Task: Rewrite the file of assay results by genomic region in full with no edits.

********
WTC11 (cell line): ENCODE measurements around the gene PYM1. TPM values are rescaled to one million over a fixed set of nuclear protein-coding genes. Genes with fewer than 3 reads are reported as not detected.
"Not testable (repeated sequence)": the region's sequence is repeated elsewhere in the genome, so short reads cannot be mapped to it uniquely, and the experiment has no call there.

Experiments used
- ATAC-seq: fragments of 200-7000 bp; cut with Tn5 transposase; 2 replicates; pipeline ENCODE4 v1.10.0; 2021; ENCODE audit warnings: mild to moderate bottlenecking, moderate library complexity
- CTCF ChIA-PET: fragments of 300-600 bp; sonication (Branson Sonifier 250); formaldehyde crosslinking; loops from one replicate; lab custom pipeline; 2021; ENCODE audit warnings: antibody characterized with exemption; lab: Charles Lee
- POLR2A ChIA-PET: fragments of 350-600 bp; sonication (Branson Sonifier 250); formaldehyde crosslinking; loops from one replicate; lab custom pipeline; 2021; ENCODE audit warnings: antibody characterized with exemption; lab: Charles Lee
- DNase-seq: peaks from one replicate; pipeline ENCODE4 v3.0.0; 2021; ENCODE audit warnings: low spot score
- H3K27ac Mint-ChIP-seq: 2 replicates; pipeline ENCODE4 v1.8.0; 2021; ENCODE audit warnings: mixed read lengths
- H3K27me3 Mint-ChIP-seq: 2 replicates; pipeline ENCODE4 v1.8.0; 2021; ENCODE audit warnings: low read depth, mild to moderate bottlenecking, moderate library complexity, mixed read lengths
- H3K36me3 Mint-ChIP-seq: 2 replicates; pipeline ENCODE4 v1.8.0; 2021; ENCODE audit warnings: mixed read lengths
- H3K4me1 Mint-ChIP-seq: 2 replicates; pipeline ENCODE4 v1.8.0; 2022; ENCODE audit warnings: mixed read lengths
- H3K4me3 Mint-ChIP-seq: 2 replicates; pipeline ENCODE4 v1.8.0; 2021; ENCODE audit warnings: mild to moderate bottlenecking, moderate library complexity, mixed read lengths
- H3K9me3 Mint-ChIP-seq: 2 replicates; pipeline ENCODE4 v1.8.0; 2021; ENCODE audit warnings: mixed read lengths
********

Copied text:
WTC11 (cell line): ENCODE measurements around the gene PYM1. TPM values are rescaled to one million over a fixed set of nuclear protein-coding genes. Genes with fewer than 3 reads are reported as not detected.
"Not testable (repeated sequence)": the region's sequence is repeated elsewhere in the genome, so short reads cannot be mapped to it uniquely, and the experiment has no call there.

Experiments used
- ATAC-seq: fragments of 200-7000 bp; cut with Tn5 transposase; 2 replicates; pipeline ENCODE4 v1.10.0; 2021; ENCODE audit warnings: mild to moderate bottlenecking, moderate library complexity
- CTCF ChIA-PET: fragments of 300-600 bp; sonication (Branson Sonifier 250); formaldehyde crosslinking; loops from one replicate; lab custom pipeline; 2021; ENCODE audit warnings: antibody characterized with exemption; lab: Charles Lee
- POLR2A ChIA-PET: fragments of 350-600 bp; sonication (Branson Sonifier 250); formaldehyde crosslinking; loops from one replicate; lab custom pipeline; 2021; ENCODE audit warnings: antibody characterized with exemption; lab: Charles Lee
- DNase-seq: peaks from one replicate; pipeline ENCODE4 v3.0.0; 2021; ENCODE audit warnings: low spot score
- H3K27ac Mint-ChIP-seq: 2 replicates; pipeline ENCODE4 v1.8.0; 2021; ENCODE audit warnings: mixed read lengths
- H3K27me3 Mint-ChIP-seq: 2 replicates; pipeline ENCODE4 v1.8.0; 2021; ENCODE audit warnings: low read depth, mild to moderate bottlenecking, moderate library complexity, mixed read lengths
- H3K36me3 Mint-ChIP-seq: 2 replicates; pipeline ENCODE4 v1.8.0; 2021; ENCODE audit warnings: mixed read lengths
- H3K4me1 Mint-ChIP-seq: 2 replicates; pipeline ENCODE4 v1.8.0; 2022; ENCODE audit warnings: mixed read lengths
- H3K4me3 Mint-ChIP-seq: 2 replicates; pipeline ENCODE4 v1.8.0; 2021; ENCODE audit warnings: mild to moderate bottlenecking, moderate library complexity, mixed read lengths
- H3K9me3 Mint-ChIP-seq: 2 replicates; pipeline ENCODE4 v1.8.0; 2021; ENCODE audit warnings: mixed read lengths